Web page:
What's interesting about that is when I fly Nolinair or Air Inuit, we fly across the country and stop at every major airport along the way (it's always a charter flight). In talking to employees of both companies, that's pretty much their entire business model. They do a lot of short flights, often with numerous stops along the way, yet their planes are among the oldest in the country. Makes me wonder if the planes sit on the ground most days (seems like that wouldn't be profitable so I can't see that) or despite the maintenance requirements of an old plane that does nothing but short haul flights, they keep flying them anyway.

Re: 30+ Year Old Aircraft in Scheduled Passenger Service

Posted: Thu Mar 28, 2019 1:16 am
by Bhoy
One of Loganair's Twin Otters, G-BVVK, still flies Pax almost daily to the Beach Runway on Barra, and is 39 years old - originally delivered to Widerøe in Feb 1980, it's been with Loganair since December 1994.

Re: 30+ Year Old Aircraft in Scheduled Passenger Service

Posted: Thu Mar 28, 2019 1:38 am
by vhqpa
In Iceland Norlandair still fly 40+ year old Twin Otter's in RPT service. Last year I flew on a 1975 production making it 43 years old.

Re: 30+ Year Old Aircraft in Scheduled Passenger Service

Posted: Thu Mar 28, 2019 1:44 am
by MRYapproach
LRGT wrote:
FWIW, AA has 1 MD-80 that's 30, but the rest of the active fleet is only 20

Could that be the only 30 year old bird flying regular passenger service that's NOT a 757/767/A320?


Wow, maybe I'm used to seeing old AA MD-80s in US airports for...pretty much forever. But they seem ancient. I know I'm being hyperbolic, maybe it's the polished aluminum fuselage and the old school livery, but AA MD-80s scream "early days of commercial aviation" to me. MD-80s are pretty much the only current US airliner that makes me nervous. Watching YouTube I can see that pilots love them, and their track record is fine.

I flew UA's second oldest 777 in 2018. Older than most AA's MD-80s at 25. And loud as hell. Myabe it's all my trans-ocean experience in 777s, but I never was nervous in that old cattle car.

Re: 30+ Year Old Aircraft in Scheduled Passenger Service

Posted: Thu Mar 28, 2019 2:09 am
by Max Q
Does Iran Air still fly their 747 Classics ?

Re: 30+ Year Old Aircraft in Scheduled Passenger Service

Posted: Thu Mar 28, 2019 2:18 am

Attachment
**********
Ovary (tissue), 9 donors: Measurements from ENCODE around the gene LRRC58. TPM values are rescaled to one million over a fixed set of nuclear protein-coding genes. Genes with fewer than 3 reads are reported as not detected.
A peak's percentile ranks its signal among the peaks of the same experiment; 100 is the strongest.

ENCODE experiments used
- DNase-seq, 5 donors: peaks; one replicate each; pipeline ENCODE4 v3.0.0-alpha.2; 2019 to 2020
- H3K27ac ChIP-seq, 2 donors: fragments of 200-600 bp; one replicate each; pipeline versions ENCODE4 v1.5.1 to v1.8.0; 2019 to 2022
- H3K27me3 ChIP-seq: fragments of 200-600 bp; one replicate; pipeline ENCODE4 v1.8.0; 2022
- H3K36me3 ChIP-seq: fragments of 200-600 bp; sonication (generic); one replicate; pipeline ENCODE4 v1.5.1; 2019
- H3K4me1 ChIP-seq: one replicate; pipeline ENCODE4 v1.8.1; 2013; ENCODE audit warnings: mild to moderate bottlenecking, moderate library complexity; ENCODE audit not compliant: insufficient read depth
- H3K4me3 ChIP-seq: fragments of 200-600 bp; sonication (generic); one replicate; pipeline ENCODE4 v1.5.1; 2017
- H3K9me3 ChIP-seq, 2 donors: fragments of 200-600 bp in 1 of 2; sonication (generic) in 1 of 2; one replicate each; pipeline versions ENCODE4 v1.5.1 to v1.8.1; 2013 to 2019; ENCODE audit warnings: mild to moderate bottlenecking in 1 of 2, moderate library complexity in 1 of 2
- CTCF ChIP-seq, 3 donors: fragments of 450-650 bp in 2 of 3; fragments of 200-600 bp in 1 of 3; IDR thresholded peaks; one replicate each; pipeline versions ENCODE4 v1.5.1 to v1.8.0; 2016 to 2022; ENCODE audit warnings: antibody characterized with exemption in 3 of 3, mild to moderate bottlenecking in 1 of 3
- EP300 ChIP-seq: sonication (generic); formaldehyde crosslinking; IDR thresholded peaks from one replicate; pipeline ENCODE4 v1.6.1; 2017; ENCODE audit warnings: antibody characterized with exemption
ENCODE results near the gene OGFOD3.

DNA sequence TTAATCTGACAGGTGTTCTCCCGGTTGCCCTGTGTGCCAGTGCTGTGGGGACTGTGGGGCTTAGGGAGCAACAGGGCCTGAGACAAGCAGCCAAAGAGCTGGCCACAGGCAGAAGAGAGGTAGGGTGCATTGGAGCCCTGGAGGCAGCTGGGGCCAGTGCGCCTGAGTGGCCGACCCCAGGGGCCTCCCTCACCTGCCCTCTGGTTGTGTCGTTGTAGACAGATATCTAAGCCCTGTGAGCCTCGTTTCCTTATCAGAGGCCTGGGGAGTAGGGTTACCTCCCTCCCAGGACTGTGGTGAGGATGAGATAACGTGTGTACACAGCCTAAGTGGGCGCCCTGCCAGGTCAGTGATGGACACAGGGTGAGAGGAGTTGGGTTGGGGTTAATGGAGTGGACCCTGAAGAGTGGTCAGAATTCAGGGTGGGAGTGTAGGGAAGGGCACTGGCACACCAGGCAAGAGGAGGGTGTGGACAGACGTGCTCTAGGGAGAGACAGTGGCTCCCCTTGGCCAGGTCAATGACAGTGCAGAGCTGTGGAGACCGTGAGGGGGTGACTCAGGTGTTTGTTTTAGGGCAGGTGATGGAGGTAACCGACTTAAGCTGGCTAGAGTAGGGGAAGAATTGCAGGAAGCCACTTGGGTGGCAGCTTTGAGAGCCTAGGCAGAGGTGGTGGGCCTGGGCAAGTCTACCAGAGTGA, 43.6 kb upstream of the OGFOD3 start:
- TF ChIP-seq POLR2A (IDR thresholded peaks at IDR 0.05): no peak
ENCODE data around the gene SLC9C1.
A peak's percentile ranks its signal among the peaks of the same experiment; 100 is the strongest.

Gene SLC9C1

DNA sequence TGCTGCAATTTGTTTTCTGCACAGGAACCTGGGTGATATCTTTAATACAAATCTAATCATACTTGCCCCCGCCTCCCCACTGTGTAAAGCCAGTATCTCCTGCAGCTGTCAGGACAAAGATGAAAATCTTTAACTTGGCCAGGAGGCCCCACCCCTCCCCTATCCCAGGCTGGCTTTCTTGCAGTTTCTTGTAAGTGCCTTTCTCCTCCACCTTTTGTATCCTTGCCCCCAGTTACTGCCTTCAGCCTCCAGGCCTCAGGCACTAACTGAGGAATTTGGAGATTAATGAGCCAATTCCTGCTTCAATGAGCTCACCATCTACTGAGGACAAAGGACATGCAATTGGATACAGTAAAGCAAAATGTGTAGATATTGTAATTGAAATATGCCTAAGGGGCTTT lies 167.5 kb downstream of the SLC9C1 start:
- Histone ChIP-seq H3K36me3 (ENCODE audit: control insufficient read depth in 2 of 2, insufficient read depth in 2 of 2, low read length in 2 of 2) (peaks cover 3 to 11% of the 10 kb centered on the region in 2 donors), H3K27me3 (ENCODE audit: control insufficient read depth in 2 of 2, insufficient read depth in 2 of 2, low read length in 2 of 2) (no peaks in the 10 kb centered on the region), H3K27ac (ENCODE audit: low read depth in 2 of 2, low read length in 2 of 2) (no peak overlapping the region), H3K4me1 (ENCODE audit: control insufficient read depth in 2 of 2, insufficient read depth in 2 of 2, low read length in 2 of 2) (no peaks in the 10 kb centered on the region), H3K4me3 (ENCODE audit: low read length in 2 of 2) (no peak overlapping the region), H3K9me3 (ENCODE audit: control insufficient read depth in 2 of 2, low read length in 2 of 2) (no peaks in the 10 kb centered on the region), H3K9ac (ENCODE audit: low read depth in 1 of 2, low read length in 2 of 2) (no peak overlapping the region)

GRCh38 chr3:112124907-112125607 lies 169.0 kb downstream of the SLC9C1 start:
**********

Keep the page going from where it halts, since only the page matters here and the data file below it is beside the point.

by 1989worstyear
Thunderbolt500 wrote:
A320 30 year old is wow never thought it’s been around that long


I must still be 15 years old then :cheeky:

Re: 30+ Year Old Aircraft in Scheduled Passenger Service

Posted: Thu Mar 28, 2019 3:06 am
by N649DL
To add, UA has a few PS 757s still in operation that were built in 1989

Re: 30+ Year Old Aircraft in Scheduled Passenger Service

Posted: Thu Mar 28, 2019 4:23 am
by opticalilyushin
Max Q wrote:
Does Iran Air still fly their 747 Classics ?


all are retired, though the last flying passenger 747 classic is with Mahan Air: EP-MND

A couple of years ago i flew 3 scheduled passenger flights on a 51 year old DC-9-14

Re: 30+ Year Old Aircraft in Scheduled Passenger Service

Posted: Thu Mar 28, 2019 5:21 am
by fbgdavidson
MRYapproach wrote:
I flew UA's second oldest 777 in 2018. Older than most AA's MD-80s at 25


United's second 777 was delivered in June 1995, so you were a few years short of 25 if you flew it last year.

Maybe I'm just odd but age of aircraft really doesn't bother me in the slightest. If the cabin is as rough as a badger's arse that's a different story, but aircraft that are well aged are generally on their second or third cabin interior so it can be more pleasant to fly than a 10yr aircraft that is looking a bit worn on the inside with it's initial interior cabin. I still remember flying on 744s when they were a new aircraft and some of BA's have recently been refitted with large PTVs with decent resolution and refreshed interiors, they feel like new aircraft.

Re: 30+ Year Old Aircraft in Scheduled Passenger Service

Posted: Thu Mar 28, 2019 5:28 am
by crownvic
This week I flew on two 30 year old acft between J'oberg and Capetown.. a Global Aviation A320 ZS-GAW first delivered to Braniff in 1989 an aircraft substitution for a Kulula flight. On the return it was a Kulula 737-400 ZS-OAP delivered new in 1989...

Re: 30+ Year Old Aircraft in Scheduled Passenger Service

Posted: Thu Mar 28, 2019 5:54 am
by AlexA340B777
Trans Maldivian Airway operates Twin Otters in daily service between the airport island in Male MLE and the holiday resort islands, some of them are over 50 (yes, fifty) years old.

The oldest one I was flying personally is 8Q-MBC, that frame has been flying over 50 years as well, delivered in January 1969:

https://rzjets.net/aircraft/?reg=252973

Those might be the oldest planes flying in regular PAX service today I guess.


edit: link updated

Re: 30+ Year Old Aircraft in Scheduled Passenger Service

Posted: Thu Mar 28, 2019 6:26 am
by bgm
Delta has 13 MD88s that are more than 30 years old (904/5/6/7/8/10/11/12/13/15/16/17/22), the oldest currently being N904DL which was delivered in March 1987.